It’s surprising that the party supporters who are often branded as unpatriotic and only interested in partisan affairs (by virtue of the party they are affiliated with; other partisan individuals are patriots) is showing resolve to not stand by and watch fiscal indiscipline take hold; but like other battles, they have to take the lead in this one too because it was their making; so much for patriotism.
Have you called your National Assembly member to relay your concerns or you don’t need to because he or she is a UDP elected NAM so it is the UDP’s duty to make sure the national Assembly Member does his or her job? Yes UDP has a majority in the National Assembly but their mandate is to serve the country and every member of their constituency regardless of political ideology. We (who share the same party platform with them) are calling them with a double request; telling them that they owe it to country and to party. In essence what we are telling them is that we expect them to perform well, that way the country benefits and the party is presented in good light. Their under performance reflects badly on the party, undermines future party candidates and shortchanges the country and we don’t want any of those. See, we can be partisan and patriotic at the same time!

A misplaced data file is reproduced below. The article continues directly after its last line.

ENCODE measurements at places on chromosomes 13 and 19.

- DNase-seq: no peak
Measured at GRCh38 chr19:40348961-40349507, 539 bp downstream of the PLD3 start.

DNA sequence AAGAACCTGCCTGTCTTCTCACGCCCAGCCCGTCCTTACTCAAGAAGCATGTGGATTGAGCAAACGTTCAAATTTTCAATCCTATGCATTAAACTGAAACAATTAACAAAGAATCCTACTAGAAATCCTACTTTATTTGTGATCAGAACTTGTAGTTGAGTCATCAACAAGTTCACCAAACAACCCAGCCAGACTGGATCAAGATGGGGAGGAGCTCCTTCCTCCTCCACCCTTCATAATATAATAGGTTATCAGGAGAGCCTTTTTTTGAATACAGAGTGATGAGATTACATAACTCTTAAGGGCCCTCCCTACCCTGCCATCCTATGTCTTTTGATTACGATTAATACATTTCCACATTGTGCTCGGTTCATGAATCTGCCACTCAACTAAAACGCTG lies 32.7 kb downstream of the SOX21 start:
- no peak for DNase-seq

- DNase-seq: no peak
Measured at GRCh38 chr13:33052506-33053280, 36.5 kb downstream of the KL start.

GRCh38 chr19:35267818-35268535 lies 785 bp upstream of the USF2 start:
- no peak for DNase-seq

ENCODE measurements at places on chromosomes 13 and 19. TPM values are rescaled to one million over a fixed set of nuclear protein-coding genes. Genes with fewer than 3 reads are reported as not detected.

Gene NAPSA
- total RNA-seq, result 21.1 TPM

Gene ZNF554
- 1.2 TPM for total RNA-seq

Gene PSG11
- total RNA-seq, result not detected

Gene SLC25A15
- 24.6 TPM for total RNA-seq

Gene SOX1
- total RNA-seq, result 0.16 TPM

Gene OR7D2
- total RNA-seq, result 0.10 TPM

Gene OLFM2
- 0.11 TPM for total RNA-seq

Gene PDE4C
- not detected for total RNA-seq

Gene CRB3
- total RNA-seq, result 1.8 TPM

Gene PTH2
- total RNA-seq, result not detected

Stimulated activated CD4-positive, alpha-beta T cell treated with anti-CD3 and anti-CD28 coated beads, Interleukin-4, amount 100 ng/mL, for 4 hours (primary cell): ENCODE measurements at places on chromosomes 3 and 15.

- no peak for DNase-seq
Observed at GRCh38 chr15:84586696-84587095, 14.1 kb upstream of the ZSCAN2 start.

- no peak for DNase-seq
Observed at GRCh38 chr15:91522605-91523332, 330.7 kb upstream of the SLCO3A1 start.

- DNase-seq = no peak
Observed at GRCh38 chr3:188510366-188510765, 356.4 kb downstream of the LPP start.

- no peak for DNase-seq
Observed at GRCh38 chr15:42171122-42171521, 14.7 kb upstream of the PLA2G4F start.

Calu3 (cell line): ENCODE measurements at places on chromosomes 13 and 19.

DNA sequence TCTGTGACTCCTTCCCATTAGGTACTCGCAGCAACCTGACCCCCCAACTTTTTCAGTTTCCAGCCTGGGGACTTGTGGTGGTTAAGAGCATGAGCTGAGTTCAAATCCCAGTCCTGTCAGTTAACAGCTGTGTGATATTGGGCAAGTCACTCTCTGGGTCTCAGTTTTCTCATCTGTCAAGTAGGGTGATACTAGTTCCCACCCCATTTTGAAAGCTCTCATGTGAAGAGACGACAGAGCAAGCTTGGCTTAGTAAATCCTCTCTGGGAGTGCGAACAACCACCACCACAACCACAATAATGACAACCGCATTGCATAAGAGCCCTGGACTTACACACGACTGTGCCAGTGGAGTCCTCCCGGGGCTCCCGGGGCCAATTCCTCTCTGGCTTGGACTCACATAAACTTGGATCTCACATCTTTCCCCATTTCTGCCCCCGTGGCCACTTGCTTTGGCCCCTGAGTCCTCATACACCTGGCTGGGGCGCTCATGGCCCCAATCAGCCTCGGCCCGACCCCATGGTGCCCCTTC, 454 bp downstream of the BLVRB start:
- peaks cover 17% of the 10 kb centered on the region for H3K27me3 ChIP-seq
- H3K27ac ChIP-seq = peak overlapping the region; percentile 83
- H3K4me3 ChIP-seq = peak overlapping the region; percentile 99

When the nation calls, let’s rise to the occasion and do so objectively. When the issue is settled, we can go back to our political camps and be satirical, celebrate or score points. But we can hardly do that, every issue has to have a dash of political point scoring added to a bowl of blended chest thumping and a pot mixture of vindictiveness.
Since we are on economic affairs, I will quote a brother (I know he will not mind) who captured our situation excellently;
“Inflation is not always a monetary phenomenon.Besides degree inflation, there’s this inflation that occurs when there’s an oversupply of critics, like it’s happening to this Gambia that’s so, so badly in need of celebrators.So, eventually, there’s gonna be a decline in the value of criticisms, and more than likely the credibility of some critics.” – Omar Touray
If you don’t get that (because word play is child play for him); what he is saying in essence is that a lot of us “cry wolf” too often, so much so that when it really matters and you speak up, your comments get received with “it’s him again; always cynical, never gives the benefit of the doubt.”
We can do better. It’s not always rosy but it’s not a cactus plant either!